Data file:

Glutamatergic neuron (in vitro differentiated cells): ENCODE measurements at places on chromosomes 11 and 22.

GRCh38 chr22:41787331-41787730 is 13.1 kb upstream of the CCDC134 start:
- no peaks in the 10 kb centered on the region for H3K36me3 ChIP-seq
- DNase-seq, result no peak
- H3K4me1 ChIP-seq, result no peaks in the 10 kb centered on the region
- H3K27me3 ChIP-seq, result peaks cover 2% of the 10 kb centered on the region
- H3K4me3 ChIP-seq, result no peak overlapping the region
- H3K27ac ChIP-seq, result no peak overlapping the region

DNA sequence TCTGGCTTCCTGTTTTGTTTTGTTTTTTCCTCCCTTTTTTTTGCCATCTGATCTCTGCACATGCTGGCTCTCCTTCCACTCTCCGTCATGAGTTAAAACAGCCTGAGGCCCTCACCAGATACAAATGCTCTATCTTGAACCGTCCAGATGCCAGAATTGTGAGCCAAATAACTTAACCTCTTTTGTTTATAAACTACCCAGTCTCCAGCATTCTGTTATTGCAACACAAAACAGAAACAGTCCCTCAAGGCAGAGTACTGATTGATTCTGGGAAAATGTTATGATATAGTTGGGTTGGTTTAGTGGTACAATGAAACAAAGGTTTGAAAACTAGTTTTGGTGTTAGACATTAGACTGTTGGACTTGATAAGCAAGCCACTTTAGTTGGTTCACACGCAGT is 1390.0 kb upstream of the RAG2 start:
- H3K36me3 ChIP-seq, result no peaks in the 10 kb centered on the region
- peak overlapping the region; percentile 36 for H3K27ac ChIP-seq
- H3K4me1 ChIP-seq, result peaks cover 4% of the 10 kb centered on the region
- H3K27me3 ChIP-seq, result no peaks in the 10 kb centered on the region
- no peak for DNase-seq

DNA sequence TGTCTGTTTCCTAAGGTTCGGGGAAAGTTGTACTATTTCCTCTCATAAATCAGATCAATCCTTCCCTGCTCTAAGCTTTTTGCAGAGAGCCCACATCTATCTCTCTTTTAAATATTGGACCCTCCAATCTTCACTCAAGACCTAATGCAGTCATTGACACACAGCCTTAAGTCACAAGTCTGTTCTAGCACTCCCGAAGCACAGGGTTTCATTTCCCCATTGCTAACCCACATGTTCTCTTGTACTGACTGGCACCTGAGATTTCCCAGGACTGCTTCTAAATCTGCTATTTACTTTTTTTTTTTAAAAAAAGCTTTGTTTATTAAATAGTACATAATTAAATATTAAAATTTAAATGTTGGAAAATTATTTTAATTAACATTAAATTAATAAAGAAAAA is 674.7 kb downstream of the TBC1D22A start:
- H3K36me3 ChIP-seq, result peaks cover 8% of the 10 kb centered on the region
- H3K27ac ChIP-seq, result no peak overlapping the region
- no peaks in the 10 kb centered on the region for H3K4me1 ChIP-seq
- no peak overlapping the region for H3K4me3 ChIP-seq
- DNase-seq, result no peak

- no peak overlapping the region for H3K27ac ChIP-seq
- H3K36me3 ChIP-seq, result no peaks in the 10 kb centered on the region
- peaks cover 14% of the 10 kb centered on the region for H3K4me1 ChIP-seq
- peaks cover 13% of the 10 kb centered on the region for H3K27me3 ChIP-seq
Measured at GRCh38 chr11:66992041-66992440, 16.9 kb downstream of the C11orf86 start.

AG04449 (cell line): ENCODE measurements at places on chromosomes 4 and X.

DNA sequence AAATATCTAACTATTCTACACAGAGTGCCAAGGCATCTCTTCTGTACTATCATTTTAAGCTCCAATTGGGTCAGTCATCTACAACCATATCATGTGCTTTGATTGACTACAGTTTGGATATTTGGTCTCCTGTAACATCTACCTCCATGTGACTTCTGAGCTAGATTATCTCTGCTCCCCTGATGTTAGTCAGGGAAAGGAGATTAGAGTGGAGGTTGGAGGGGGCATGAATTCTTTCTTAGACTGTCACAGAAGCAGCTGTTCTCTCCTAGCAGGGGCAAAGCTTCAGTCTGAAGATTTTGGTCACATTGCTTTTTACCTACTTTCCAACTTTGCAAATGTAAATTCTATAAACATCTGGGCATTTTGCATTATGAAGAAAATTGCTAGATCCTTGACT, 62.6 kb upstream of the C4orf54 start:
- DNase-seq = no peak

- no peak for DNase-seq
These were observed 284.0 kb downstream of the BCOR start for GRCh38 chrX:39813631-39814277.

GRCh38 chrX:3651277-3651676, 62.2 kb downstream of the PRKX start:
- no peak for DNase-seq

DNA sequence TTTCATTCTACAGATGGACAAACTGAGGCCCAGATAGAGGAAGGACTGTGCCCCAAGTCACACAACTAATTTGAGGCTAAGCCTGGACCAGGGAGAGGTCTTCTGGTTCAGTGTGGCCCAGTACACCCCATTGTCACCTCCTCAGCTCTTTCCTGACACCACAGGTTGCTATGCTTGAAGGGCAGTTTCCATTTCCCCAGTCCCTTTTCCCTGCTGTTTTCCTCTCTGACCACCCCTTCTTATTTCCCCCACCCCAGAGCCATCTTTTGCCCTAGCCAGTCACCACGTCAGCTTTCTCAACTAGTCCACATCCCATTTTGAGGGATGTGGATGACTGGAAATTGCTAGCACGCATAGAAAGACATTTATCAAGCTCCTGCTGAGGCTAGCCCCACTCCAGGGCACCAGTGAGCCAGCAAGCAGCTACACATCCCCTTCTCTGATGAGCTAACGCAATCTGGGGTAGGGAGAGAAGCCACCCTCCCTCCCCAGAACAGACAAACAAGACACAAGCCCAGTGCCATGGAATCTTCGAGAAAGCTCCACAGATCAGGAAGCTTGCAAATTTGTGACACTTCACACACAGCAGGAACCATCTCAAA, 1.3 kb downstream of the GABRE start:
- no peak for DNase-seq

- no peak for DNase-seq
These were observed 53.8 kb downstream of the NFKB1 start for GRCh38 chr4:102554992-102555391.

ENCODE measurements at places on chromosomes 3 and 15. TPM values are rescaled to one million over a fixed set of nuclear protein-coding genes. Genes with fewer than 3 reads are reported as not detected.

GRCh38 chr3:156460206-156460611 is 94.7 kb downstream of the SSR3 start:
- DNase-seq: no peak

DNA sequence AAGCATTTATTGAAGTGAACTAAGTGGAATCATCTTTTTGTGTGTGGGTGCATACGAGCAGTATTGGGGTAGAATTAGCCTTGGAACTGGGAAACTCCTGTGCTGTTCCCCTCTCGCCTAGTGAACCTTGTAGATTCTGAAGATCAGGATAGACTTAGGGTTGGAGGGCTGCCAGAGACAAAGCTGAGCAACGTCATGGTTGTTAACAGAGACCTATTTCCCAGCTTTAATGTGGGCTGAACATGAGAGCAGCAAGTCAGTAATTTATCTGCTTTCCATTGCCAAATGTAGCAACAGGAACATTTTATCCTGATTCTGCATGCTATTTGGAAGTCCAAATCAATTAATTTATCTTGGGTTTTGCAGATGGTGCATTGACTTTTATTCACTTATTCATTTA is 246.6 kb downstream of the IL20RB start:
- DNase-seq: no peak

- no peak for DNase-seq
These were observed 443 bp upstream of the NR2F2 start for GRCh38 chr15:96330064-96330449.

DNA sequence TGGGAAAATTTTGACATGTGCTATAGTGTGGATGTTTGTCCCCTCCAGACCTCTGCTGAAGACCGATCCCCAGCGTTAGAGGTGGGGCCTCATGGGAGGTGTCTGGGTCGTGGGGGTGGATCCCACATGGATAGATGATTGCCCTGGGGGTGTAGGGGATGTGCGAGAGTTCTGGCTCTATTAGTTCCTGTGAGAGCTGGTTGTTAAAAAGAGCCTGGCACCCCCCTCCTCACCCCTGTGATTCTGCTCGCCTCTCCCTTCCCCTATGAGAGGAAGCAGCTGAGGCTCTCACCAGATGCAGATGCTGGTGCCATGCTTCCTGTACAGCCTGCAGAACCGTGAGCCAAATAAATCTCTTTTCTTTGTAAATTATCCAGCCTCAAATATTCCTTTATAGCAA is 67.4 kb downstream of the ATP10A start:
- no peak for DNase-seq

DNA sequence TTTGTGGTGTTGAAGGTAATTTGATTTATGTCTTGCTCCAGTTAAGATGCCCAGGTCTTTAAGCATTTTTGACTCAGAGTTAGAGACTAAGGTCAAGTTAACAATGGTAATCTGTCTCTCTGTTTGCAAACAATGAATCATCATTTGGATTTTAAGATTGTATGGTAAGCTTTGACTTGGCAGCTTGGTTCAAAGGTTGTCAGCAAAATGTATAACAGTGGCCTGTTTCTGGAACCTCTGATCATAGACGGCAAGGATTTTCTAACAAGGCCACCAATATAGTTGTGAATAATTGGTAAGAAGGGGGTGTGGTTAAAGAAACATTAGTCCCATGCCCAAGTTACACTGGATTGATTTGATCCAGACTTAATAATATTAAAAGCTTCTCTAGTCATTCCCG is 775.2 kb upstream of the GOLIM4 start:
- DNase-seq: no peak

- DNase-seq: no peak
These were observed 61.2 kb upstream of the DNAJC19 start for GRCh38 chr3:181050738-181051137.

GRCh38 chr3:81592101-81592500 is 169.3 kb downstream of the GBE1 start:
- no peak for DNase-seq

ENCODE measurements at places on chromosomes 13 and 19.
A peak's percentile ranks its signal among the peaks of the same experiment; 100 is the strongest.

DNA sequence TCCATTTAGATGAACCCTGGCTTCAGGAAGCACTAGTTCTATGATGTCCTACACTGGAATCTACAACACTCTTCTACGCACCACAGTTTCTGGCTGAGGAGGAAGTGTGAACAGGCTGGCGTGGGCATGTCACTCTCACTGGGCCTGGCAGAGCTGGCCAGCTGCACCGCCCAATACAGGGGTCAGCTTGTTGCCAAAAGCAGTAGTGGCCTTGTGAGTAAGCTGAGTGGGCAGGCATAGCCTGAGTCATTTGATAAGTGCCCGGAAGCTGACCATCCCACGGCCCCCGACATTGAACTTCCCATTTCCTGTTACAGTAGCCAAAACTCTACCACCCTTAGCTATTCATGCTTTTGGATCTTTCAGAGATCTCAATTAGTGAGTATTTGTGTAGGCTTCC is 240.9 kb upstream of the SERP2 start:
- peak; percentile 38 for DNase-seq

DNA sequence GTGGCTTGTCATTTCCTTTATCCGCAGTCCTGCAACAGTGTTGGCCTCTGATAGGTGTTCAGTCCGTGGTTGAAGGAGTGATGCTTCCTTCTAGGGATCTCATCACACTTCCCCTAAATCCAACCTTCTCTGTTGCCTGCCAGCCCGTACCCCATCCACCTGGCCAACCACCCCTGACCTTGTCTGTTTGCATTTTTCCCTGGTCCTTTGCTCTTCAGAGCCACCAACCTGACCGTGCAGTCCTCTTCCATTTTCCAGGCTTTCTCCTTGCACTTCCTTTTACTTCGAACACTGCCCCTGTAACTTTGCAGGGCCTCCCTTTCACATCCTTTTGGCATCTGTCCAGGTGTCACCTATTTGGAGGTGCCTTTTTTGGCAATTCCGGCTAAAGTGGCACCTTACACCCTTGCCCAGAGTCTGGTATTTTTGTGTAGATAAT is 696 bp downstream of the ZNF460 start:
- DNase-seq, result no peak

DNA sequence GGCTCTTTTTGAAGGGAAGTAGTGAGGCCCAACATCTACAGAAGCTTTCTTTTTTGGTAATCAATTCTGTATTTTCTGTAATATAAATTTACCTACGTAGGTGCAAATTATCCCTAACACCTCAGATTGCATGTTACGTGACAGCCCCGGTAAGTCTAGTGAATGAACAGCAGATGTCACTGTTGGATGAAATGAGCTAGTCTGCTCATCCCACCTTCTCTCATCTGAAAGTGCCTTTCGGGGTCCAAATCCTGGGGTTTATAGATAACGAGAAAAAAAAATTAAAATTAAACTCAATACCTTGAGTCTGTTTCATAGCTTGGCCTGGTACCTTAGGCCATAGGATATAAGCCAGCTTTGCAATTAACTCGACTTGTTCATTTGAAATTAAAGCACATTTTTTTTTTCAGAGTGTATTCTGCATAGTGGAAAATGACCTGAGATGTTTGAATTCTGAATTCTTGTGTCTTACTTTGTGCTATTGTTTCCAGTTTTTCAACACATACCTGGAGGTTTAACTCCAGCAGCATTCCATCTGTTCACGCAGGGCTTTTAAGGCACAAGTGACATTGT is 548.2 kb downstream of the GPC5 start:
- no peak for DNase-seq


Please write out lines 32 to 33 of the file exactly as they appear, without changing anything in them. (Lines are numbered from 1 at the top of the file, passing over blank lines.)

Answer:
- no peak for DNase-seq

DNA sequence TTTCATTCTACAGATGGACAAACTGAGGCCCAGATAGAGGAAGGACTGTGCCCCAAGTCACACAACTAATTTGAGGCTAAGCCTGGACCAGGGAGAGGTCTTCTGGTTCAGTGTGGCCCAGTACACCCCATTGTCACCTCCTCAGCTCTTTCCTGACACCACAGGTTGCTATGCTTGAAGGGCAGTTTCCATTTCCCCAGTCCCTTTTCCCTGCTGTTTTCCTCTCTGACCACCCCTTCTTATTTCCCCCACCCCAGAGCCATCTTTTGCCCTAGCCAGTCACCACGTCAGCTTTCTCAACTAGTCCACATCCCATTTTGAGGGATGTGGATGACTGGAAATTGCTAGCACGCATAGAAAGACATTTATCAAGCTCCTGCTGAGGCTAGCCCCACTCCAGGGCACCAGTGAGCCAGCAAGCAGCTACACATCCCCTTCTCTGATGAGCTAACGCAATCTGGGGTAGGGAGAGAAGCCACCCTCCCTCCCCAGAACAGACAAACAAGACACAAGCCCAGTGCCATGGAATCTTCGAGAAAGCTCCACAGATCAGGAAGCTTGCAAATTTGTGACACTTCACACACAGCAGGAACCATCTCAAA, 1.3 kb downstream of the GABRE start: